Far East Energy Announces Increase in Production, Gas From a Second Coal Seam, and Gas From a Distant Parameter Well


    HOUSTON, Sept. 8 /CNW/ -- Far East Energy Corporation (OTC Bulletin
Board: FEEC) announced today that gas production in the Number 15 coal seam of
its 1H Pilot Area in the Shouyang Block of Shanxi Province, China continues to
rise.  Far East also announced that preliminary results indicate that it may
have discovered a second coal seam capable of significant gas production. 
Additionally, a parameter well some 7 kilometers distant from the 1H Pilot
Area has started producing gas from the Number 15 coal seam and shows promise
for production from the Number 9 seam.

    Gas production in the 1H Pilot Area has now risen to over 300,000 cubic
feet, or 300 Mcf per day.  Although fluctuating daily, overall gas production
has been increasing since January 1, 2009.

    Additionally, Far East recompleted a well in the Number 9 coal seam in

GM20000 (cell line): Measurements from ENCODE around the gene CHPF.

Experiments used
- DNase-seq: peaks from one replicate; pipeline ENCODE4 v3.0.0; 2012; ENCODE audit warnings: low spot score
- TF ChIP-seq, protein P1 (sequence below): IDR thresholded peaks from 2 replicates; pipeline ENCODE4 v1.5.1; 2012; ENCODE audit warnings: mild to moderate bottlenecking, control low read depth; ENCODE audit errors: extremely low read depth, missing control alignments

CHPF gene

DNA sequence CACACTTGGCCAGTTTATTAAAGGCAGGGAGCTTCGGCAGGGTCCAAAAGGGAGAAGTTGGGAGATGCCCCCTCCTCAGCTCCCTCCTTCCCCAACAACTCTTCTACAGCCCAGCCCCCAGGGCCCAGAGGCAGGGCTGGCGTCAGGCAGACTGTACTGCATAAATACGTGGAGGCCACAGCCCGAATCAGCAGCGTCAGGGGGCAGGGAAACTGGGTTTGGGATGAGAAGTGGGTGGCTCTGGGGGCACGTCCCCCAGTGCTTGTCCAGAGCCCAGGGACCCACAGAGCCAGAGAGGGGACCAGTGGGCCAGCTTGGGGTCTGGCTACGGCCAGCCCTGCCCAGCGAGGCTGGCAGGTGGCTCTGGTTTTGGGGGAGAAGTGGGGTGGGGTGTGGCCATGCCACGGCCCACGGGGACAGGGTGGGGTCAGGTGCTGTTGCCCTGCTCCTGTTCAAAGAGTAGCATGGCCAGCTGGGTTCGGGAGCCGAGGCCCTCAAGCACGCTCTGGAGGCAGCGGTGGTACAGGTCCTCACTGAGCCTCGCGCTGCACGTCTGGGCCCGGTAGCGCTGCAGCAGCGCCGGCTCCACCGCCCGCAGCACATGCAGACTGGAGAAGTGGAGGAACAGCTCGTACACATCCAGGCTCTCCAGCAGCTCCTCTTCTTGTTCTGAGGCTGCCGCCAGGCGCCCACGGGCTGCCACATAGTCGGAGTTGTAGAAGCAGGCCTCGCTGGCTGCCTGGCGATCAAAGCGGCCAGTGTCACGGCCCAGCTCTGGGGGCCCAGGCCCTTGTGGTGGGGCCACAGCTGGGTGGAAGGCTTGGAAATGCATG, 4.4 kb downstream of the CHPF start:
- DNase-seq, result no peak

the 1H Pilot Area on June 30th, and that well began producing gas from the
Number 9 coal seam on July 15, 2009.  Production in that well has generally
ranged between 20 and 37 Mcf per day since late July.

    The P2 parameter well, which was drilled to test the production
characteristics and potential of an area approximately seven kilometers away
from the 1H Pilot Area, recently started producing gas from the Number 15 coal
seam, the same seam that is highly permeable in the 1H Pilot Area and from
which most of the current production is derived.  Moreover, core from the
Number 9 seam in the P2 parameter well has revealed very promising gas data.

    "We reached critical desorption pressure in the Number 15 coal seam in a
portion of the Pilot Area earlier this year, and more and more wells are
beginning to produce," said Bob Hockert, Operations Manager of Far East
Energy.  "This is the trend we have been waiting for.  We currently have nine
wells that appear to meet the volumetric element of the Chinese reserves
standards, although some of the wells that have recently come on do not yet
meet the time requirement for length of sustained production at the required
volumes.  That is up from four wells in April, and indicates that we are
achieving critical desorption pressure in an ever-increasing area."

    "Furthermore," continued Hockert, "getting gas production so quickly
after recompleting a well in the 1H Pilot Area in the Number 9 coal seam gives
us reason to hope that the Number 9 seam is nearly saturated and will give us
two seams to target for production in our wells.  And if the Number 15 seam